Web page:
Three years after the COVID-19 pandemic hit the United States, not-for-profit organizations appear to be in a significantly better place in terms of overall employment than they were at the end of 2021, according to the Nonprofit Employment Data Project at George Mason University.
It reports that the industry lost about 1.64 million jobs as of May 2020 and was still down by nearly 500,000 workers in December 2021. But the sector recovered the job losses by October 2022 and may have added new jobs in the final months of last year. The not-for-profit workforce, as of December 2022, was estimated to include about 107,000 more jobs than in 2017 — an increase of 0.86%. The researchers caution, though, that their estimates are based on the assumption that not-for-profits kept pace with the overall private economy and that is far from a certainty.
Related Read: How Not-For-Profit Organizations Can Tackle Shortages in Staffing
How to stop fundraisers from heading for the door
It is estimated that 46% of professional fundraisers plan to leave their current employers within two years and 9% plan to leave the field altogether within that same time period. These numbers were shared in the new report What Makes Fundraisers Tick, which is based on research conducted for Revolutionise International and the Institute for Sustainable Philanthropy.
The report digs into fundraisers’ motivations, with an eye toward boosting retention. Among the most common motivations are well-being, competence, autonomy and connection, as well as the ability to make a difference for a cause they are passionate about. For example, being treated with respect as professionals and receiving support from leaders and boards rank high as motivators. Lack of professional growth, autonomy and board support are cited as draining or de-motivating factors. Notably, salary and benefits do not figure prominently in either list of factors.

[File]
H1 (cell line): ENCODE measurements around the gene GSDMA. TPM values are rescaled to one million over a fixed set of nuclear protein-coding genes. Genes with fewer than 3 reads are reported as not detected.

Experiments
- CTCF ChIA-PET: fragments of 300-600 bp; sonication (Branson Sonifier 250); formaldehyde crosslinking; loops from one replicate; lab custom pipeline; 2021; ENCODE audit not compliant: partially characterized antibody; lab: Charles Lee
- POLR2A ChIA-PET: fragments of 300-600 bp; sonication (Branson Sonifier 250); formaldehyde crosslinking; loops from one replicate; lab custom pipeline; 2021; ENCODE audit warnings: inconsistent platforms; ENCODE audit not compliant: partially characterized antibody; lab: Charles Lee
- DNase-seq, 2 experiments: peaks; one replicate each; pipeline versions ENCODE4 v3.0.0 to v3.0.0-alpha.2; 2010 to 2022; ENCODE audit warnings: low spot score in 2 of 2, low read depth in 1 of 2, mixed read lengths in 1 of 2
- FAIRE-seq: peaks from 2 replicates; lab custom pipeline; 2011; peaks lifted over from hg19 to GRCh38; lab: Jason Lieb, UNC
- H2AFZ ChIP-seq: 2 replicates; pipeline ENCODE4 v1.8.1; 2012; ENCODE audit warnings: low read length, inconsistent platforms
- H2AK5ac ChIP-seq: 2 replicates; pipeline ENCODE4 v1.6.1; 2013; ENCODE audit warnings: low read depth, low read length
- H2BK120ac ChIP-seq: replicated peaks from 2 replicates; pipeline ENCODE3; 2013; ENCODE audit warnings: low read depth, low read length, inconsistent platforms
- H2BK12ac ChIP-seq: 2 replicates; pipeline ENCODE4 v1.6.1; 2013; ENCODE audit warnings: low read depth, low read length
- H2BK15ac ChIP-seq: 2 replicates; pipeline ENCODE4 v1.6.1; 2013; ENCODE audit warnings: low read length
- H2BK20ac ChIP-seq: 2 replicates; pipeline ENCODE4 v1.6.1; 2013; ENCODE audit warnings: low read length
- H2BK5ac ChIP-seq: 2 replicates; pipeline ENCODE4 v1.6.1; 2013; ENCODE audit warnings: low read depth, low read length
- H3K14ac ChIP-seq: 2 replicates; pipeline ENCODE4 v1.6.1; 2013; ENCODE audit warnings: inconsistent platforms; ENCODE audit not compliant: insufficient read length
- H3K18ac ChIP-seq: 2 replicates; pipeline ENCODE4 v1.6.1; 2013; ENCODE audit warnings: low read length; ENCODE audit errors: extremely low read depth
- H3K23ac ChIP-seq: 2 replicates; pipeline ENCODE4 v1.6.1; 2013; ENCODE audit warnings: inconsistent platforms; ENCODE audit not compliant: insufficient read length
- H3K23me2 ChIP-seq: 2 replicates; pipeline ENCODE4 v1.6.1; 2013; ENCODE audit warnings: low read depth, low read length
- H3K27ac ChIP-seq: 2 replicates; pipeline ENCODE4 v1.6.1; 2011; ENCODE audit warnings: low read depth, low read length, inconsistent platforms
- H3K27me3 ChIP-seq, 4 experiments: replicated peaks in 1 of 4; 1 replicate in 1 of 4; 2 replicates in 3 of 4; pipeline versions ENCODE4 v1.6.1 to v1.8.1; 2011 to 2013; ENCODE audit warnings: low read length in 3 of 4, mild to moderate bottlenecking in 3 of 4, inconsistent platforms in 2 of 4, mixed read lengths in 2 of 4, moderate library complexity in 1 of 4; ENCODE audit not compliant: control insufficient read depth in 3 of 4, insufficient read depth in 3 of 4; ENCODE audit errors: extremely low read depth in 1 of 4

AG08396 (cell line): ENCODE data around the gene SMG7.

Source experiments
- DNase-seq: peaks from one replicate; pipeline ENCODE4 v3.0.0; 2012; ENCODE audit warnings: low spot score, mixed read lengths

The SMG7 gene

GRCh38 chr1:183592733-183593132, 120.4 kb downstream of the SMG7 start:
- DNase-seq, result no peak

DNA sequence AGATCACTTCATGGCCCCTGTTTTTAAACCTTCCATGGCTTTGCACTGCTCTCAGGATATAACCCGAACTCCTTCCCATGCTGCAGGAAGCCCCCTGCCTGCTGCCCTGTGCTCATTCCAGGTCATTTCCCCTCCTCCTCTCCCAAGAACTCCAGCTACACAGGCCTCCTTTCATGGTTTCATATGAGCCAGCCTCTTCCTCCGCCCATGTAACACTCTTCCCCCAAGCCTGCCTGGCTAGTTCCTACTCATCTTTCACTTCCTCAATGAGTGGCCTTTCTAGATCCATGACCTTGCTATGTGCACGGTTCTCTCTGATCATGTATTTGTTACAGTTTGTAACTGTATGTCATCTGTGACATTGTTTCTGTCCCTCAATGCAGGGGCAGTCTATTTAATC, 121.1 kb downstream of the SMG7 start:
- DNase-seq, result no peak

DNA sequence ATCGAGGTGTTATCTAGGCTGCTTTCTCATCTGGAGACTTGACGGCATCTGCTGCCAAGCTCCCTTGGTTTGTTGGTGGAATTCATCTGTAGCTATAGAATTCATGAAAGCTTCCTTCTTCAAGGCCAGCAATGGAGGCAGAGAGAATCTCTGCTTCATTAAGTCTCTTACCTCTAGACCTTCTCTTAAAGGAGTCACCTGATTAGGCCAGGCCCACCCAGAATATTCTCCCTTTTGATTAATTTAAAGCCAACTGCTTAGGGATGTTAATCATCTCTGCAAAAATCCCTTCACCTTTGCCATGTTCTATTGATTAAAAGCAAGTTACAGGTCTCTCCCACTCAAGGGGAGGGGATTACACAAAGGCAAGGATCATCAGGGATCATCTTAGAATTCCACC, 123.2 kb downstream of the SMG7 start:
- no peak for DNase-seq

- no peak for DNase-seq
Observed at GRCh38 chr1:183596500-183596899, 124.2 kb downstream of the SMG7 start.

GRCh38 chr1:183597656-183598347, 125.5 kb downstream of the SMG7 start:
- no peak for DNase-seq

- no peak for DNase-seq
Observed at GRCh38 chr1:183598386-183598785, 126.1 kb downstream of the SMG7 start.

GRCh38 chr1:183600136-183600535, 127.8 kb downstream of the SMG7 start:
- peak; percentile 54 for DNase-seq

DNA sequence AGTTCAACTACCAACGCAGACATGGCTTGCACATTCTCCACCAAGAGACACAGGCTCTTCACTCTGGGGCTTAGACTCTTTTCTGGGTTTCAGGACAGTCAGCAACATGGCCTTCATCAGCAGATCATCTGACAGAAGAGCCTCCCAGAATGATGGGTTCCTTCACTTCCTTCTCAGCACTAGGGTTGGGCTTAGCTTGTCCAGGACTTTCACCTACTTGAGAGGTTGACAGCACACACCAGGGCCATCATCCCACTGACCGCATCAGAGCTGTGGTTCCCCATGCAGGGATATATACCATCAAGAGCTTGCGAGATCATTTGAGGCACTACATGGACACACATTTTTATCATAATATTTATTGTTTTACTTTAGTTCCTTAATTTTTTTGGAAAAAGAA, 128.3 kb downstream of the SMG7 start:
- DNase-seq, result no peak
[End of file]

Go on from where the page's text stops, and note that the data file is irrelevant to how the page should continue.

Related Read: Has COVID-19 Hurt Your Public Support Test Percentage?
Tech not-for-profit releases free assessment tool
Not-for-profit technology organization, NTEN, has launched a free comprehensive tool other not-for-profit organizations can use to analyze their technology practices and procedures. The tool, known as Tech Accelerate, is intended to help not-for-profits with decisions, planning and investments, through data and benchmarks.
NTEN has conducted research into not-for-profit technology investments — from staffing levels to budgets — for more than a decade. Through this research, it has identified key indicators of the practices and procedures correlated with organizations utilizing technology effectively. Based on these indicators, Tech Accelerate provides users with both a “tech adoption” score (on a scale of struggling, functioning, operating or leading) and a risk assessment (low, medium or significant). NTEN says organizations already have used the tool to apply for grants or support fundraising, inform strategic planning or budgeting, and build technology roadmaps.
If you have questions about the tax or operational implications of various credit card uses at your organization, contact Jurgita Kalina at [email protected] or 312.670.7444. Visit ORBA.com to learn more about our Not-For-Profit Group.